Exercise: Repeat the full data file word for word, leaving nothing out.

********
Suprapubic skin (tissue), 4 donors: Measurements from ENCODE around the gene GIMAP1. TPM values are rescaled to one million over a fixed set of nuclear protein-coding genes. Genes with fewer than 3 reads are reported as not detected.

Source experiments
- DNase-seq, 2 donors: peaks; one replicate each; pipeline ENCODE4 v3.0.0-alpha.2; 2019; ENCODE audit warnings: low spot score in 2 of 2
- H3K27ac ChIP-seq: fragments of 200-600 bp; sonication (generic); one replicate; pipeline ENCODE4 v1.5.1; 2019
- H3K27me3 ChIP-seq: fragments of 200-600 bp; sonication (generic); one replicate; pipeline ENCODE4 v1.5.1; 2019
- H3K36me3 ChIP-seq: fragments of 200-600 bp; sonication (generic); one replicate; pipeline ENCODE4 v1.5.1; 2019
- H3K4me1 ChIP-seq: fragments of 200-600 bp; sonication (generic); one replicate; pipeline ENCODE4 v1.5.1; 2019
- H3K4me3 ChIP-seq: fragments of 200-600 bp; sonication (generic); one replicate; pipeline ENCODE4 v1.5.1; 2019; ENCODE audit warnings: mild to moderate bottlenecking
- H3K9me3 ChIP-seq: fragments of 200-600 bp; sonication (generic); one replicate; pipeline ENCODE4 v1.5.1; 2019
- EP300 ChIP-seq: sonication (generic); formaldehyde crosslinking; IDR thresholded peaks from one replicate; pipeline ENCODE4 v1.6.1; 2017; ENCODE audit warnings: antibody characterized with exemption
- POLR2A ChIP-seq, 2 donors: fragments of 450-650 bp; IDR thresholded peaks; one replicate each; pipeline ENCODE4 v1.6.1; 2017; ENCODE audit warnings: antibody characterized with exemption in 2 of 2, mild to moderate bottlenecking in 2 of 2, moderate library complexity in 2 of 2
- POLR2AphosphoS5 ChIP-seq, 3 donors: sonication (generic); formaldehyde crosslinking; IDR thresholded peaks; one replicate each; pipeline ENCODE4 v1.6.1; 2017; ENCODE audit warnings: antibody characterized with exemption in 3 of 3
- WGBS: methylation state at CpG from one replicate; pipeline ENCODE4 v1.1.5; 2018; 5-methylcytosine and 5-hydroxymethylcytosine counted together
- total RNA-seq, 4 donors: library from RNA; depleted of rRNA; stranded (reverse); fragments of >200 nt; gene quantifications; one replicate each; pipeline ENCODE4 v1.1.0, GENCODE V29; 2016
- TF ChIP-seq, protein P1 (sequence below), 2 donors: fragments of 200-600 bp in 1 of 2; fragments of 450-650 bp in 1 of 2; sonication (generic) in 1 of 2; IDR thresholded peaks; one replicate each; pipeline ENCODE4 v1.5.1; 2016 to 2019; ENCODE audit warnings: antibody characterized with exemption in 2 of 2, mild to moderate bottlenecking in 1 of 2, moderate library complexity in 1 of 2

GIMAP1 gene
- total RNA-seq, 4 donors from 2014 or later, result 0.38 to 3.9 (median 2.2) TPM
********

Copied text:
Suprapubic skin (tissue), 4 donors: Measurements from ENCODE around the gene GIMAP1. TPM values are rescaled to one million over a fixed set of nuclear protein-coding genes. Genes with fewer than 3 reads are reported as not detected.

Source experiments
- DNase-seq, 2 donors: peaks; one replicate each; pipeline ENCODE4 v3.0.0-alpha.2; 2019; ENCODE audit warnings: low spot score in 2 of 2
- H3K27ac ChIP-seq: fragments of 200-600 bp; sonication (generic); one replicate; pipeline ENCODE4 v1.5.1; 2019
- H3K27me3 ChIP-seq: fragments of 200-600 bp; sonication (generic); one replicate; pipeline ENCODE4 v1.5.1; 2019
- H3K36me3 ChIP-seq: fragments of 200-600 bp; sonication (generic); one replicate; pipeline ENCODE4 v1.5.1; 2019
- H3K4me1 ChIP-seq: fragments of 200-600 bp; sonication (generic); one replicate; pipeline ENCODE4 v1.5.1; 2019
- H3K4me3 ChIP-seq: fragments of 200-600 bp; sonication (generic); one replicate; pipeline ENCODE4 v1.5.1; 2019; ENCODE audit warnings: mild to moderate bottlenecking
- H3K9me3 ChIP-seq: fragments of 200-600 bp; sonication (generic); one replicate; pipeline ENCODE4 v1.5.1; 2019
- EP300 ChIP-seq: sonication (generic); formaldehyde crosslinking; IDR thresholded peaks from one replicate; pipeline ENCODE4 v1.6.1; 2017; ENCODE audit warnings: antibody characterized with exemption
- POLR2A ChIP-seq, 2 donors: fragments of 450-650 bp; IDR thresholded peaks; one replicate each; pipeline ENCODE4 v1.6.1; 2017; ENCODE audit warnings: antibody characterized with exemption in 2 of 2, mild to moderate bottlenecking in 2 of 2, moderate library complexity in 2 of 2
- POLR2AphosphoS5 ChIP-seq, 3 donors: sonication (generic); formaldehyde crosslinking; IDR thresholded peaks; one replicate each; pipeline ENCODE4 v1.6.1; 2017; ENCODE audit warnings: antibody characterized with exemption in 3 of 3
- WGBS: methylation state at CpG from one replicate; pipeline ENCODE4 v1.1.5; 2018; 5-methylcytosine and 5-hydroxymethylcytosine counted together
- total RNA-seq, 4 donors: library from RNA; depleted of rRNA; stranded (reverse); fragments of >200 nt; gene quantifications; one replicate each; pipeline ENCODE4 v1.1.0, GENCODE V29; 2016
- TF ChIP-seq, protein P1 (sequence below), 2 donors: fragments of 200-600 bp in 1 of 2; fragments of 450-650 bp in 1 of 2; sonication (generic) in 1 of 2; IDR thresholded peaks; one replicate each; pipeline ENCODE4 v1.5.1; 2016 to 2019; ENCODE audit warnings: antibody characterized with exemption in 2 of 2, mild to moderate bottlenecking in 1 of 2, moderate library complexity in 1 of 2

GIMAP1 gene
- total RNA-seq, 4 donors from 2014 or later, result 0.38 to 3.9 (median 2.2) TPM